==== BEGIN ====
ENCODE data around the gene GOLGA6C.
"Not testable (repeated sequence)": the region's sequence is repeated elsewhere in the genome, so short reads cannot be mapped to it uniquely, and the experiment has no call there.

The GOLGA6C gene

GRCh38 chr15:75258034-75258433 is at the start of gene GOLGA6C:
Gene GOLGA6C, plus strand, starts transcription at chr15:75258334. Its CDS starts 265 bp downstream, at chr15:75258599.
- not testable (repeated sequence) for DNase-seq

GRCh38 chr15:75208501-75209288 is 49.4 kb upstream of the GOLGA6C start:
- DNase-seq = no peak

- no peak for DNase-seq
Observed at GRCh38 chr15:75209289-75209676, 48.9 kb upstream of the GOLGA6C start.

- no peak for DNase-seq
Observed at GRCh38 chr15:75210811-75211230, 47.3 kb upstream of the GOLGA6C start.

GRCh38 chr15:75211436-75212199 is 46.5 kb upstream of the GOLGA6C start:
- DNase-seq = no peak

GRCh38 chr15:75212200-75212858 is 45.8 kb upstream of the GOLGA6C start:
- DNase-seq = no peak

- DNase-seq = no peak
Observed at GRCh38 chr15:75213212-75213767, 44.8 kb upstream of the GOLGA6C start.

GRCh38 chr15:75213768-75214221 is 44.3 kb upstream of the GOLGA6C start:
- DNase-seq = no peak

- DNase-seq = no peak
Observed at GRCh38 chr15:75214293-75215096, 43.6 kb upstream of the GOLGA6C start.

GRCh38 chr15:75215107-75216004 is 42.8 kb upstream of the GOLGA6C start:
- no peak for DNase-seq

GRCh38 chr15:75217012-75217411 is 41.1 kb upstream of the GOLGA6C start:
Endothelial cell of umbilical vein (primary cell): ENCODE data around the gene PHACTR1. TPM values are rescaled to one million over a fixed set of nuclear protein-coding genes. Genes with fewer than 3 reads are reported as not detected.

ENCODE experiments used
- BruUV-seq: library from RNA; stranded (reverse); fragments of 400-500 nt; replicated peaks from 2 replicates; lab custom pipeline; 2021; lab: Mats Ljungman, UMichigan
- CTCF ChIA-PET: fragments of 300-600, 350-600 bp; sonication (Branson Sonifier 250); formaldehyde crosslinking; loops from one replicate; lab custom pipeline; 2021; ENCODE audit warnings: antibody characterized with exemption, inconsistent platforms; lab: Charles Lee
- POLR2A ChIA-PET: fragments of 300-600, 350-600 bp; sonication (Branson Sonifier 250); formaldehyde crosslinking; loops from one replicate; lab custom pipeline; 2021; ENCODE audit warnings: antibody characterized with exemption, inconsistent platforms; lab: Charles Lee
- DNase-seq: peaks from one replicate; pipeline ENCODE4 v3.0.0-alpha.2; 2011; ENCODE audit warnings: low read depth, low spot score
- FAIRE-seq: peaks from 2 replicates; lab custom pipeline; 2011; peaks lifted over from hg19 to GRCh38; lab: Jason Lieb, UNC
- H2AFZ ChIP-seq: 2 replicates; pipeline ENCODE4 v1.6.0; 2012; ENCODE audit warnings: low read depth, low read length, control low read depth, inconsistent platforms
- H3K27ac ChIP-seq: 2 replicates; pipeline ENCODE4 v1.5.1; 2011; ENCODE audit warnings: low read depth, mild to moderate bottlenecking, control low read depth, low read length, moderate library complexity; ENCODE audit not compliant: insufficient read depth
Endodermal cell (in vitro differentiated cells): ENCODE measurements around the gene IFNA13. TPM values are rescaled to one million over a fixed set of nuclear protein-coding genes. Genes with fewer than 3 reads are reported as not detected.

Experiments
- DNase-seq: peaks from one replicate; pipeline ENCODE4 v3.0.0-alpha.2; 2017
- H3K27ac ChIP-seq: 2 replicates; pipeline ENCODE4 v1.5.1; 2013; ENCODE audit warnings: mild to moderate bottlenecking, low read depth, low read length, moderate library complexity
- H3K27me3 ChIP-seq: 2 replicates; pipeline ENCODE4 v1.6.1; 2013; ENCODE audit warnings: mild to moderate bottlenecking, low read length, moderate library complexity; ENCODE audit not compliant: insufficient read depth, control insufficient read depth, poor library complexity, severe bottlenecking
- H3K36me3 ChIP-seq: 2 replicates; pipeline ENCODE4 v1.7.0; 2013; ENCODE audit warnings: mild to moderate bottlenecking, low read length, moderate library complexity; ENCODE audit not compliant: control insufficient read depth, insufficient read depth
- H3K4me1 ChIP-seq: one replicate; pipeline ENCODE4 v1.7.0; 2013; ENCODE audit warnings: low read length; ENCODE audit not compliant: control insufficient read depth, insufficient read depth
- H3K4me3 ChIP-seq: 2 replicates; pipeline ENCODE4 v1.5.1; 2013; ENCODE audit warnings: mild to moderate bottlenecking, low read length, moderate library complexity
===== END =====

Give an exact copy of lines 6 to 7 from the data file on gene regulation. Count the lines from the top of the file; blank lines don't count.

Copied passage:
- not testable (repeated sequence) for DNase-seq

GRCh38 chr15:75208501-75209288 is 49.4 kb upstream of the GOLGA6C start: